See all photos from Mary H. for Poltergeist
Such a cool spot in Silver Lake! I really loved the Thai Caesar Salad, Parker House Rolls, & the Octopus Burrata. I wasn't a big fan of the lamb neck, but my friend loved it. The desserts were good but it had interesting flavors. The service was great and the ambiance is really laid back and fun!
See all photos from Giang N. for Poltergeist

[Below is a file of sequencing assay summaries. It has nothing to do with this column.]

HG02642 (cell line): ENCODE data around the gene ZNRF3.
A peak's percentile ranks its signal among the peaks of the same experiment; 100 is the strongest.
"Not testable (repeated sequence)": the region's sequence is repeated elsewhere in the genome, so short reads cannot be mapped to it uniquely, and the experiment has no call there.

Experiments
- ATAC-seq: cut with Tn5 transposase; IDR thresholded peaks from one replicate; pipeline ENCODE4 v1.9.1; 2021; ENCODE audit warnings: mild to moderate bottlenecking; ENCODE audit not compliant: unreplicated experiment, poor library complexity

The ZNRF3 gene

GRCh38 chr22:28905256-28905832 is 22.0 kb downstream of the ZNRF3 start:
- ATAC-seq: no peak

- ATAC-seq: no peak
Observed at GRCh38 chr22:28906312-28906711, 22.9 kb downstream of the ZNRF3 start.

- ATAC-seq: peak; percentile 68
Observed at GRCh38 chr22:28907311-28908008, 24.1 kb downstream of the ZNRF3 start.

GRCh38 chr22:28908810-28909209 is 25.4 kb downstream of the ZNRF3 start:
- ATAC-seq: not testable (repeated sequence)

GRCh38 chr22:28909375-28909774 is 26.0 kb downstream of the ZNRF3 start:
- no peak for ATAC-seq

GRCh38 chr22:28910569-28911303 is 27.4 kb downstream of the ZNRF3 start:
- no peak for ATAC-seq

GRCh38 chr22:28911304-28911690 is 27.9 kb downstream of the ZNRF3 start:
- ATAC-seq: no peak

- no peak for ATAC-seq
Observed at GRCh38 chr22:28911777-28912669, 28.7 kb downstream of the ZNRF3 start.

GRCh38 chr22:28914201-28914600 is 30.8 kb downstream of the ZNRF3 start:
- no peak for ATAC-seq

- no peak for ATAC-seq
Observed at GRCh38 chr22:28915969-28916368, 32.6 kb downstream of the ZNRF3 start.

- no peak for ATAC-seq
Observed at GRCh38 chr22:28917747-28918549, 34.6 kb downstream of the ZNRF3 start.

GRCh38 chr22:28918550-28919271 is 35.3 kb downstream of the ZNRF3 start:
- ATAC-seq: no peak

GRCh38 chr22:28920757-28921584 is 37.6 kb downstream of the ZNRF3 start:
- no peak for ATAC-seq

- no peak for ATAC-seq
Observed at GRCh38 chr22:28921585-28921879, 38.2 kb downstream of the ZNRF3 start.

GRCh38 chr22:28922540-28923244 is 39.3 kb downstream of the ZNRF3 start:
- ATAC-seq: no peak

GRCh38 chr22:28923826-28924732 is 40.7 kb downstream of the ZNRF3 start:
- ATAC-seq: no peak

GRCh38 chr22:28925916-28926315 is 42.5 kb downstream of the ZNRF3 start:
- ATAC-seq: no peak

Came in on a Sunday night. The place was still poppin' and very loud. I cannot complain too much though because it is in a barcade. My review is mostly based on the food. Service was positive. The food though was all too overwhelming in a negative light. Majority of the dishes had interesting visual appeal, but were too much on my tastebuds. Thai Caesar Salad - My favorite dish from the 5 dishes that we picked. Very refreshing but you really need to enjoy lemongrass which the other person that I was with didn't. My +1 also said it was too sour/salty which I could understand. Honey Walnut Prawns - Just four pieces of prawns and one walnut. They were cooked well but we didn't enjoy the paired horchata panna cotta with spicy cinnamon rice. Broccoli Beef Ravioli - No mention but nauseatingly sweet. Coconut Curry Chochyotes - Didn't think the dumplings suited this dish as all. Coconut curry was made as a paste but was so salty. I took the sauce home and intend to dilute with coconut milk. There were 3 types of mushrooms to dip into the curry fondue but 2 were soaked in a salty dark soy base sauce again.. Sticky Rice Stuffed Game Hen - The hen was cooked very well. The two of us agreed that the meat was juicy and the skin was crisp although I thought that the meat was, again, too salty. The sticky giblet rice.. again salty. There was pickled veg as a side that was super boozy and "banana" ketchup that tasted like a spicy strawberry jam. The meal ended costing $114. I was not happy with this meal experience.